Entrance of Kumasi Zoo

The Forestry Commission says it has adequate stock of food to feed animals at the Kumasi Zoo as it increases storage facilities at the facility.

Deputy Chief Executive of the Commission, John Allotey  says under  no circumstance will any of the animals at the zoo be allowed to go hungry or be deprived of medical treatment, during the period of the lockdown in the Greater Kumasi Area.

This is possible because of the procurement of more refrigeration facilities to store meat, vegetables and other food items needed to feed the animals, Mr. Allotey says.

Established to conserve nature and display indigenous wild animals in Ghana, the Kumasi Zoo sits on a 1.5 square kilometre piece of land.

Besides offering recreation and relaxation for visitors, it is a revenue generator.

The facility recorded about 100,000 visits since the beginning of this year, translating into about GHS250, 000 in revenue in the first quarter of the year.

The Coronavirus outbreak, however, has compelled officials to close the facility to visitors.

Mr. Allotey, who made a brief stop at the zoo on Thursday  says the additional storage capacity at the zoo will forestall any challenges with food and medication for the animals.

According to him, the commission has done enough to protect animals at the various zoos, including the Kumasi Zoological Gardens by providing the animals with adequate feeding, appropriate medication and the right environment.

“They need to get adequate feeding; they need to get the right medication, they need to be under the right environment even whilst we are under this lockdown period,” he explained.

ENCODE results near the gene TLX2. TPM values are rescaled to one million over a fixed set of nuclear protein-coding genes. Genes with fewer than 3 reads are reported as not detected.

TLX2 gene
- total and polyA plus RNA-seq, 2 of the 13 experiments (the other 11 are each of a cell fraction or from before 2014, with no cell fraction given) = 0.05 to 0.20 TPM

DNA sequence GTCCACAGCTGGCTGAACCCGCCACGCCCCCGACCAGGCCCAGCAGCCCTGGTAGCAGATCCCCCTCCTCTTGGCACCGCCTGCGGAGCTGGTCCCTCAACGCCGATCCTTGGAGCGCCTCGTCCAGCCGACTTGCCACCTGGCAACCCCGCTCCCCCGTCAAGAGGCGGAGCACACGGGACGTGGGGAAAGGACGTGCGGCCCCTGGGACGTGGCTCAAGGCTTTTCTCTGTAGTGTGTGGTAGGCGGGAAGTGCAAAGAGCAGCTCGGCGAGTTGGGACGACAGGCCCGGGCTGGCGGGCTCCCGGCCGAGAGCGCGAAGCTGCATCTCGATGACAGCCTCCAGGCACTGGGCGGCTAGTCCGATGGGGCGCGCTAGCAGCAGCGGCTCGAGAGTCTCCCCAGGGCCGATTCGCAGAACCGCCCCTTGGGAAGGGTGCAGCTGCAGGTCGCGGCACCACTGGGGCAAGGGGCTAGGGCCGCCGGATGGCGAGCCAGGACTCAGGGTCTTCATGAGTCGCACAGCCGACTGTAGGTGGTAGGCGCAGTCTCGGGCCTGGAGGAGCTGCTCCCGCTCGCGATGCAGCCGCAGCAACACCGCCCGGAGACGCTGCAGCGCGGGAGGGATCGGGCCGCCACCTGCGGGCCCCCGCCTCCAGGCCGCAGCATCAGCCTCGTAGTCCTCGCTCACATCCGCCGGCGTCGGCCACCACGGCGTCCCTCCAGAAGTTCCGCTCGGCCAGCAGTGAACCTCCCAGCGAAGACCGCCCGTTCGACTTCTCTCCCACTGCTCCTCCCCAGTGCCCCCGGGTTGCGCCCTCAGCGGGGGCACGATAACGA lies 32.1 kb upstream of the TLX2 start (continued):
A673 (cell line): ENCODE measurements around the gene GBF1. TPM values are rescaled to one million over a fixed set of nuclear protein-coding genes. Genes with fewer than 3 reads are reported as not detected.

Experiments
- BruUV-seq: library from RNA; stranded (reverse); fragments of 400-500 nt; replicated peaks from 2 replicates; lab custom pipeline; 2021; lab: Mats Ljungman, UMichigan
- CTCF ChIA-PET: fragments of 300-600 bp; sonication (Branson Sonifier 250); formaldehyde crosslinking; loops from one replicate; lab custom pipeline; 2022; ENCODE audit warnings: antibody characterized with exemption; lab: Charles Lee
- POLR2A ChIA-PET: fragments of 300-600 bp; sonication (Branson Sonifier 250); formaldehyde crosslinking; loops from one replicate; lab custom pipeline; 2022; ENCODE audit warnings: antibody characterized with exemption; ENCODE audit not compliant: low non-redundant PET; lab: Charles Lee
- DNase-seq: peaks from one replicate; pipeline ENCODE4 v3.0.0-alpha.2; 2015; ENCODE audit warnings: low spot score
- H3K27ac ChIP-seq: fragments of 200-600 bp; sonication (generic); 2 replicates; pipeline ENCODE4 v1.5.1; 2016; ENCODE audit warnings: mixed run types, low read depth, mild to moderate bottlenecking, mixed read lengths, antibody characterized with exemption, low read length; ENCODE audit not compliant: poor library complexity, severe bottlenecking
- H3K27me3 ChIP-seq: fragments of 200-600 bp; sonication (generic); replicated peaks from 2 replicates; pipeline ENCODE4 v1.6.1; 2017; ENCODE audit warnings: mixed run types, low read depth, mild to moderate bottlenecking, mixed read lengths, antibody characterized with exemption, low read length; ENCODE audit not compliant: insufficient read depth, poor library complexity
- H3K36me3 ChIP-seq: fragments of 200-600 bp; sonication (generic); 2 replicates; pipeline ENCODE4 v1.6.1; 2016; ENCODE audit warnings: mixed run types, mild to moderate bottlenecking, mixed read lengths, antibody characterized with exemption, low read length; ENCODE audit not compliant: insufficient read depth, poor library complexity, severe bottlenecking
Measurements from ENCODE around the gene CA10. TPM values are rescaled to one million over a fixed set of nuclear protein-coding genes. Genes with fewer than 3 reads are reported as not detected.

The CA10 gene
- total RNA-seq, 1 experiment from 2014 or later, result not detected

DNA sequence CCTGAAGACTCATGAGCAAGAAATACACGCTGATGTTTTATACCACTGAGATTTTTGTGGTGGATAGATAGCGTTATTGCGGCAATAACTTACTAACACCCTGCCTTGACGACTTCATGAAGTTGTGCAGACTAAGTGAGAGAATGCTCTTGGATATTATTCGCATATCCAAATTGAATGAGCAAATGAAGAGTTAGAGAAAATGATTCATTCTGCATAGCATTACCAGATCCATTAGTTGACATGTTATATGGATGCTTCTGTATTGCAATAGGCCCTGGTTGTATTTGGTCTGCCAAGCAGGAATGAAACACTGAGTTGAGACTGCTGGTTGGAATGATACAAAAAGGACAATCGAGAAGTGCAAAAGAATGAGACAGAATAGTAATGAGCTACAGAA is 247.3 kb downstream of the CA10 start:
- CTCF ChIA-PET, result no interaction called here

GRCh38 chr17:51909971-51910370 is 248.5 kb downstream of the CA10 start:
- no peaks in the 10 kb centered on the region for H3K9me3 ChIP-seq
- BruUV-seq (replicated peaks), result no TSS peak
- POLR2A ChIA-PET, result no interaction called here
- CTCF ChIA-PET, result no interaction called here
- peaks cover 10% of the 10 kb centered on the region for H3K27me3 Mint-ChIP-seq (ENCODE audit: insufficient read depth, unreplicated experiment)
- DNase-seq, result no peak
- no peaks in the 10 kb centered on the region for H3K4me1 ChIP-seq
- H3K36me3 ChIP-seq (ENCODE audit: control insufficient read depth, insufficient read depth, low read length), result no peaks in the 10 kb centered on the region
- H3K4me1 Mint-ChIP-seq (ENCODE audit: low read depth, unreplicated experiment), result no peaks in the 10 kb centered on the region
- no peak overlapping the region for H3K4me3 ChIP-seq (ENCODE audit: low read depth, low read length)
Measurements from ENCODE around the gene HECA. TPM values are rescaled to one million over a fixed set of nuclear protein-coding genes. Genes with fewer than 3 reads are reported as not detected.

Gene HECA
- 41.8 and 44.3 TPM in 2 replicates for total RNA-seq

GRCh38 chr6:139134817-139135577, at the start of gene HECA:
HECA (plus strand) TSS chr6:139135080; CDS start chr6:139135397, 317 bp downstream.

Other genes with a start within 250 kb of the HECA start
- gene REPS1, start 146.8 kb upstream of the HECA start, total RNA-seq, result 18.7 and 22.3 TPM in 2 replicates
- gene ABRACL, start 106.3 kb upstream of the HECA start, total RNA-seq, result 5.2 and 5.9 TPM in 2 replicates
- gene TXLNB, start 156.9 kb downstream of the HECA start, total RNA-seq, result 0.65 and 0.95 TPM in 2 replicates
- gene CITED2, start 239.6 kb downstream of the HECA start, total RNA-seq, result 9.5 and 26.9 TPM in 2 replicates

An African Spurred Tortoise at Kumasi Zoo Myjoyonline.com
An African Spurred Tortoise at Kumasi Zoo

“The problem is that the market is not operating fully; the abattoir is not having a lot of cattle coming in because the northern border is closed. What we are doing is that we’ve increased the [number of] freezers we are having so that we could stock more,” he added.

He revealed that the commission has suspended operations of the eco-tourism centres across the country in order to protect animals and patrons from Covid-19.

“We don’t want to put people who come to our eco-tourism areas in harm’s way so what we have done is that Mole National Park has closed down; Kakum National Park has closed down and then the Kumasi Zoo and other places where we think we would have the numbers that are likely to adversely impact on the people so far as Covid-19 is concerned,” he said.

Prior to the lockdown, the commission was undertaking the construction of concrete retaining walls to replace old ones  at the Kumasi Zoo to provide  adequate security for animals and workers at the  facility.